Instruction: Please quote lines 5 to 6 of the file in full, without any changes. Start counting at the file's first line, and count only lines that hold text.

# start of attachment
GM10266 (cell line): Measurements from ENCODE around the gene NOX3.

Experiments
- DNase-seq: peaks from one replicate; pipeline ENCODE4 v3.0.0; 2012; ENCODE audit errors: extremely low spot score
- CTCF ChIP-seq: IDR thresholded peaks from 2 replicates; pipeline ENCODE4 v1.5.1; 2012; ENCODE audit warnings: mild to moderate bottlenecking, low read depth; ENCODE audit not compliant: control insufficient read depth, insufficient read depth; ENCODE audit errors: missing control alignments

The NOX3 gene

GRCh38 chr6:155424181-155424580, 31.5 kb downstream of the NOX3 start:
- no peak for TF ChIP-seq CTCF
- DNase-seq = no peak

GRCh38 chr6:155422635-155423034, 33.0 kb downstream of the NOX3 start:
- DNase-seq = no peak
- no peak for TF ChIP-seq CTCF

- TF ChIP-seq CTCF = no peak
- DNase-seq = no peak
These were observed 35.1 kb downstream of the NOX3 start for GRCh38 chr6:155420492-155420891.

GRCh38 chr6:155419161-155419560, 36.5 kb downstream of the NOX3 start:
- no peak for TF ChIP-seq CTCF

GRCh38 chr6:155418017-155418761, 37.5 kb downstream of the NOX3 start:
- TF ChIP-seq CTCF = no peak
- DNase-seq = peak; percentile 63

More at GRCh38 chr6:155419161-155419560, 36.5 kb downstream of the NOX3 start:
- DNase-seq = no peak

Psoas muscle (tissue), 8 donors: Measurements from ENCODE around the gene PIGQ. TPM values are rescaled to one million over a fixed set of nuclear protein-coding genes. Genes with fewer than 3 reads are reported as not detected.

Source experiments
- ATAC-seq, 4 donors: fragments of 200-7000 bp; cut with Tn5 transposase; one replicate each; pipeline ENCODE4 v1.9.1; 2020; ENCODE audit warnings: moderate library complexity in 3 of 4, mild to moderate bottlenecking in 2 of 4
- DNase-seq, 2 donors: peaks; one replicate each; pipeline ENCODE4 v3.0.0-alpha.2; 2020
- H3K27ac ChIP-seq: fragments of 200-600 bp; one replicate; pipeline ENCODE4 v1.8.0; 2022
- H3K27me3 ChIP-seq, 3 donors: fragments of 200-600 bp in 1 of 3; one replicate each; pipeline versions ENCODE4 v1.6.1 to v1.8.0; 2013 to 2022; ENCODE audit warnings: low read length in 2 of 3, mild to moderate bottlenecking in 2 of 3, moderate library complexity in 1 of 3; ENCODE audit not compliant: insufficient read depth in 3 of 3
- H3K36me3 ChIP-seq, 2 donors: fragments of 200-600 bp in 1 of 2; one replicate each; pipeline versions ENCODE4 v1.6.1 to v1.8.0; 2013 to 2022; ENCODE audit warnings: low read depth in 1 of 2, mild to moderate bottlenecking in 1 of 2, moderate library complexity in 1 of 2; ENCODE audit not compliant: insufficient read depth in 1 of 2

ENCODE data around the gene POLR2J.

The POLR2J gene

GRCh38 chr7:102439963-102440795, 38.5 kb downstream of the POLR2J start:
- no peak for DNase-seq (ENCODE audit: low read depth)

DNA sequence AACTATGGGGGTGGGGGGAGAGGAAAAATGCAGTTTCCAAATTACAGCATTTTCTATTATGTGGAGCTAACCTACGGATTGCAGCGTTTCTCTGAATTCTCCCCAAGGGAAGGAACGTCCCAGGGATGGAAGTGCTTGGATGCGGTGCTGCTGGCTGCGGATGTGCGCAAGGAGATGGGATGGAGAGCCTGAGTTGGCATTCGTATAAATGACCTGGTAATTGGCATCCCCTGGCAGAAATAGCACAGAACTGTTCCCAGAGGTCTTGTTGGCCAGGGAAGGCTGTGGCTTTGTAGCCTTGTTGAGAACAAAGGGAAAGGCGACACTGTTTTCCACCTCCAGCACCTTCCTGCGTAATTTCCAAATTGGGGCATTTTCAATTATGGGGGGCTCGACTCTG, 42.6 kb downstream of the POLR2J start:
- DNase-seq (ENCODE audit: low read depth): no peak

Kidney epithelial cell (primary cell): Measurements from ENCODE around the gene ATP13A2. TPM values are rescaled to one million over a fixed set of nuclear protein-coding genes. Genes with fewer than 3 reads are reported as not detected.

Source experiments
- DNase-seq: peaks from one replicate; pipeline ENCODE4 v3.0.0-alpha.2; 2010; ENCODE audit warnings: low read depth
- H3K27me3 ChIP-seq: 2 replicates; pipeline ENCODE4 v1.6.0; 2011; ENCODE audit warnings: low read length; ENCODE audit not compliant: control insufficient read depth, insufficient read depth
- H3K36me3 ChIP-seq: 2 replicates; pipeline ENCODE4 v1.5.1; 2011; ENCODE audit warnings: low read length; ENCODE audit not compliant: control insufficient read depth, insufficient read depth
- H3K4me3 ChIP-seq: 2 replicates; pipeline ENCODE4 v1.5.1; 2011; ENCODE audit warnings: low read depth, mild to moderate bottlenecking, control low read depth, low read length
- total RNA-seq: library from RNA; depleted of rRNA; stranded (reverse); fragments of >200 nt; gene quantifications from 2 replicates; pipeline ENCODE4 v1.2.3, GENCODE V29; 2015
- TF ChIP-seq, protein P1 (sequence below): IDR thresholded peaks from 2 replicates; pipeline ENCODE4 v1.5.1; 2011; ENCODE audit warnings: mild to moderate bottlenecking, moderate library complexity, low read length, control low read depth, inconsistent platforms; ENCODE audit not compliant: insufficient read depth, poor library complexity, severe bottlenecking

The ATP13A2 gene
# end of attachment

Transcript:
The NOX3 gene

GRCh38 chr6:155424181-155424580, 31.5 kb downstream of the NOX3 start: